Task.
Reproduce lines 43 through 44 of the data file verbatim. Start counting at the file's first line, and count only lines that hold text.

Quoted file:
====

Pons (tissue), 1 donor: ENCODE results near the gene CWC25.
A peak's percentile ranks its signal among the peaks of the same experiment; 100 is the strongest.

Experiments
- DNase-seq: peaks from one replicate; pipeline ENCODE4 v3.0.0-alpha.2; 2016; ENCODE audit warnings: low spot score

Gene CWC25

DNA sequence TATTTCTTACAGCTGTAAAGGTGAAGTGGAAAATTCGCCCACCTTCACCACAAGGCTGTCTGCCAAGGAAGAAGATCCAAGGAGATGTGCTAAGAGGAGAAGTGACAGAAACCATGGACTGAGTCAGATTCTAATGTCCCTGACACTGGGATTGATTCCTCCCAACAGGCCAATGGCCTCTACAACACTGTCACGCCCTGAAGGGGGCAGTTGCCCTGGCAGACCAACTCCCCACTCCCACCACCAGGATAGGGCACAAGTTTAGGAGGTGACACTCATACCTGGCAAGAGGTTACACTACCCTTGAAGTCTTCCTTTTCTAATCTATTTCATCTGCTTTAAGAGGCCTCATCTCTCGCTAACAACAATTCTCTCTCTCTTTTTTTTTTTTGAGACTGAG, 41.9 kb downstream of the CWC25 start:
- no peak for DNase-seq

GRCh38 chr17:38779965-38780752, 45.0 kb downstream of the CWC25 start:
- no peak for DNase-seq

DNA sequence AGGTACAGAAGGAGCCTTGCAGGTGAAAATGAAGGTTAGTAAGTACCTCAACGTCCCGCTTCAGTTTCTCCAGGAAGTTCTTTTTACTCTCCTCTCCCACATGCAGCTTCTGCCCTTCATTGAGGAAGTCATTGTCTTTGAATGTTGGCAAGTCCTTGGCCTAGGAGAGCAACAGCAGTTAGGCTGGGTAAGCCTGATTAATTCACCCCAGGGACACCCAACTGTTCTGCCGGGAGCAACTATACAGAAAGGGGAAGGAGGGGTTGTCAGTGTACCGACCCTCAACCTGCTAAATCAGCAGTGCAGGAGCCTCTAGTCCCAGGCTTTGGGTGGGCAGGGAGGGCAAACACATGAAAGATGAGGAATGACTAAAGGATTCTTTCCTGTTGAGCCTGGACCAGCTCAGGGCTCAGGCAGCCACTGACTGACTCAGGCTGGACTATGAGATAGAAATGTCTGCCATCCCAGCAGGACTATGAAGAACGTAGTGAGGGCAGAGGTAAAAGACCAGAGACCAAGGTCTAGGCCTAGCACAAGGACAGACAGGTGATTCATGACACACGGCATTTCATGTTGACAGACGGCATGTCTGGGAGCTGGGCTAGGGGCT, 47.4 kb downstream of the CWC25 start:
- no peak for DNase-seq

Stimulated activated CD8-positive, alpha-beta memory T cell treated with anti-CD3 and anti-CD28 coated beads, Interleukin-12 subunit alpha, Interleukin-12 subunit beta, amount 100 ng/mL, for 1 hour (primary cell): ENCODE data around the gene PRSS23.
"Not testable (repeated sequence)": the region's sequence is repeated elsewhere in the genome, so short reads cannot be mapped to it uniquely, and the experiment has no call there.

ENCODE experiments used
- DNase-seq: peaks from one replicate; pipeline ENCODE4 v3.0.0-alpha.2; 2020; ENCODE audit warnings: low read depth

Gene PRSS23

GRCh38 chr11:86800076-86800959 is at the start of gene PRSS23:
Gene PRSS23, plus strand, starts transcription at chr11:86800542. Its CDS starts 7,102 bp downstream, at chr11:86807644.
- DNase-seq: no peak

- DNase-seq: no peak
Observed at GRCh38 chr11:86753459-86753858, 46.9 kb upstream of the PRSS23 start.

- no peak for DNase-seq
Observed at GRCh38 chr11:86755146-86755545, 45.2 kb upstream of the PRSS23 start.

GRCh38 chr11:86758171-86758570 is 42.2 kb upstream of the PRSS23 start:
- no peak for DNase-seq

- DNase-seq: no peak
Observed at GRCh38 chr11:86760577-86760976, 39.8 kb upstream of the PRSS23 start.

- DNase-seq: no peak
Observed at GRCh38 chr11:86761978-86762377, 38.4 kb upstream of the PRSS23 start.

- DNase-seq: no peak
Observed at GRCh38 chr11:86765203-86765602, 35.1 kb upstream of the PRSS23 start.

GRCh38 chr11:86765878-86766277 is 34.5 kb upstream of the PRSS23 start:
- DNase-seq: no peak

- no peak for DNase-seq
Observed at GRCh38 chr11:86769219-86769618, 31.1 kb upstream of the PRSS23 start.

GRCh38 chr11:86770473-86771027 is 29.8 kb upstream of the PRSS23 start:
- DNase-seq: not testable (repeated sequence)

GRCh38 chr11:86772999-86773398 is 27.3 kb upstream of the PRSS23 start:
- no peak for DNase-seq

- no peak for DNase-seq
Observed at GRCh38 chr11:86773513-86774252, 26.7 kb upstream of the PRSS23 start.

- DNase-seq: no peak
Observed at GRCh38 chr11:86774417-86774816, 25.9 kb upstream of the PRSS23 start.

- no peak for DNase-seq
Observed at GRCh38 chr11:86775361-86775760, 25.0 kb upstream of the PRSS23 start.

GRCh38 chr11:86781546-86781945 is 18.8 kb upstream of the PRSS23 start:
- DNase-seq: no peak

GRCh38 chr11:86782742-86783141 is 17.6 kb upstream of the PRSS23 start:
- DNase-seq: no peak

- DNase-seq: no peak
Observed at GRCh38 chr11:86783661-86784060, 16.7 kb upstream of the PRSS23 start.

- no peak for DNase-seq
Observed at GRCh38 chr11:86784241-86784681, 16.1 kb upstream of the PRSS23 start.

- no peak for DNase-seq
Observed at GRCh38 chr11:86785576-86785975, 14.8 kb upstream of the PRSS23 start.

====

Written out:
Observed at GRCh38 chr11:86774417-86774816, 25.9 kb upstream of the PRSS23 start.

- no peak for DNase-seq